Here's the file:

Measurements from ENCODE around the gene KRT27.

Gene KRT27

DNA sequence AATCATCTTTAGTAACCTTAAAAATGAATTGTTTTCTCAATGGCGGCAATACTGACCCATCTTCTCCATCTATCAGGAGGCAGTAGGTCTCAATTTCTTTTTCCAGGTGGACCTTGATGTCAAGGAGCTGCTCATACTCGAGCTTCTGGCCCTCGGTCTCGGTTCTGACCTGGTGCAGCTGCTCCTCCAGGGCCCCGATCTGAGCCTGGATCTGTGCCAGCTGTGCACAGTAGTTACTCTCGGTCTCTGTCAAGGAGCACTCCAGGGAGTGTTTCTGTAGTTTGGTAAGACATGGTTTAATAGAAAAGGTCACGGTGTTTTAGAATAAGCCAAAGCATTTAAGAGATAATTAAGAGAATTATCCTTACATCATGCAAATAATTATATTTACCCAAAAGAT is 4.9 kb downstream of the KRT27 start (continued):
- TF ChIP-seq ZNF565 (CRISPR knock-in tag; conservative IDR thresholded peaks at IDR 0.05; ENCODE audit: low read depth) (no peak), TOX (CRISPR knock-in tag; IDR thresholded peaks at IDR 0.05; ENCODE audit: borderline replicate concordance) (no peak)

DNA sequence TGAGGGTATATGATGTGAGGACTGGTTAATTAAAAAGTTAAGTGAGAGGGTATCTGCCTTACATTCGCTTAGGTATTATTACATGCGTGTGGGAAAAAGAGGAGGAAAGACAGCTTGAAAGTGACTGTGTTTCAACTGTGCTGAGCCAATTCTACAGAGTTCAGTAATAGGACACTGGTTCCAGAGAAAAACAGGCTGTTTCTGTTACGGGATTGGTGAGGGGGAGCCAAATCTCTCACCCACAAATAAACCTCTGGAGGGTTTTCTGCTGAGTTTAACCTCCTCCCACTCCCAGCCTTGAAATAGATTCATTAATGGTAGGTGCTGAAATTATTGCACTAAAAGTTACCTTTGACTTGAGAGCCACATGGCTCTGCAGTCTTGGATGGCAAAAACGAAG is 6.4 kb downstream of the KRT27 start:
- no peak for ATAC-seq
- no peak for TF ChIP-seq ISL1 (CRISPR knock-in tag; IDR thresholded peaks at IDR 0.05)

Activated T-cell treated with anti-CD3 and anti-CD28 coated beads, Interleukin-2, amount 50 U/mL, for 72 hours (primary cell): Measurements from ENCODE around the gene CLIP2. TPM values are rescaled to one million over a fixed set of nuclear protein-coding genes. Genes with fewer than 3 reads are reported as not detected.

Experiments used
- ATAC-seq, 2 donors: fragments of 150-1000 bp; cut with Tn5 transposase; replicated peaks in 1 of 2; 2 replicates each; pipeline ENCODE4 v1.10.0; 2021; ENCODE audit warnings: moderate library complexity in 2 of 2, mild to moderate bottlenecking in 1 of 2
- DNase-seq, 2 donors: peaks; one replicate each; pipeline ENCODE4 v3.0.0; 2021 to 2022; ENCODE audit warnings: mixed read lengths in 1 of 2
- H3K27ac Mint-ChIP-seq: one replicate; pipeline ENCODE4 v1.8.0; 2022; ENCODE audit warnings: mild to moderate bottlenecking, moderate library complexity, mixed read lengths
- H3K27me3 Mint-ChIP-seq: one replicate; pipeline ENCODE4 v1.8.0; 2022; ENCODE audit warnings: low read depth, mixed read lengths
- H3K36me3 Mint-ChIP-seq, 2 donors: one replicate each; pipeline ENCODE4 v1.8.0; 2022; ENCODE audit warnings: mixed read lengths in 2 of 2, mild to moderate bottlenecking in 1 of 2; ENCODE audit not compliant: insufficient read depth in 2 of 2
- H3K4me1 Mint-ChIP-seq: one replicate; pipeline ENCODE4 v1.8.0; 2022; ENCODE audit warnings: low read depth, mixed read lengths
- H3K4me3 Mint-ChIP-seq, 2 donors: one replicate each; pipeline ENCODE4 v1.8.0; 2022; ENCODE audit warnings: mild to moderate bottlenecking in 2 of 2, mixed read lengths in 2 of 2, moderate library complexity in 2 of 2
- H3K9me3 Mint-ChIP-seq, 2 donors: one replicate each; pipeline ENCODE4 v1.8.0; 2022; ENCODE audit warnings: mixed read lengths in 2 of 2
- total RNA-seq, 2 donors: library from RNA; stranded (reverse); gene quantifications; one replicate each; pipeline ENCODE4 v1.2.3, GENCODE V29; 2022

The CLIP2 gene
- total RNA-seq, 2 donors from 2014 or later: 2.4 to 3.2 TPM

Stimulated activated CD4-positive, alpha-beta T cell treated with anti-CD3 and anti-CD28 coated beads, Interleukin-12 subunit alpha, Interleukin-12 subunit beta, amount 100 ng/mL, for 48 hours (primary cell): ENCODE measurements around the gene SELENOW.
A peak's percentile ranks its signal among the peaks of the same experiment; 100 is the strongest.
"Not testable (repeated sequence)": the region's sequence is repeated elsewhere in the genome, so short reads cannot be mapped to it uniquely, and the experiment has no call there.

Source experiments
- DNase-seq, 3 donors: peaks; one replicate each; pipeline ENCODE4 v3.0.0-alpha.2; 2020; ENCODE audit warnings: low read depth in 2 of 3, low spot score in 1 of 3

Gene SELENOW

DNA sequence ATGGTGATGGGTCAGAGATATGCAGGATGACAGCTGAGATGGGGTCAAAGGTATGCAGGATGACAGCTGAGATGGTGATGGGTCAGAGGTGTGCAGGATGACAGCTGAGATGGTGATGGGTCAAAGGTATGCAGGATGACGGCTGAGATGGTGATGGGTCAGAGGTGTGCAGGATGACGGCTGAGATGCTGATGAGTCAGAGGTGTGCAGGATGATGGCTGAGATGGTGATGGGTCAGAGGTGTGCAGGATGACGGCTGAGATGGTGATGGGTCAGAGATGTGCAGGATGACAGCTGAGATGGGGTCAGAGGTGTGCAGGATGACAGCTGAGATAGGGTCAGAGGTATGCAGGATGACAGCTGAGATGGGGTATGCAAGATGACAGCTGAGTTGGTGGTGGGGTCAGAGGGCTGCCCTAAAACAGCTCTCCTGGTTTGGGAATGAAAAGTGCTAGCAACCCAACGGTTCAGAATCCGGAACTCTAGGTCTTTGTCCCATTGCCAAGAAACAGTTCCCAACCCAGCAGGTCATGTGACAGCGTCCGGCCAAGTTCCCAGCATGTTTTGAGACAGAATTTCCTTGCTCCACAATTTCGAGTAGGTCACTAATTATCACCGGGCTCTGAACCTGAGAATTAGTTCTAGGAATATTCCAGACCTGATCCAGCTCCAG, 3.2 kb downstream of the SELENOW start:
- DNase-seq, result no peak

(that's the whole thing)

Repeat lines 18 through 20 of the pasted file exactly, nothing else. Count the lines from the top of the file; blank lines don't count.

- total RNA-seq, 2 donors: library from RNA; stranded (reverse); gene quantifications; one replicate each; pipeline ENCODE4 v1.2.3, GENCODE V29; 2022

The CLIP2 gene
- total RNA-seq, 2 donors from 2014 or later: 2.4 to 3.2 TPM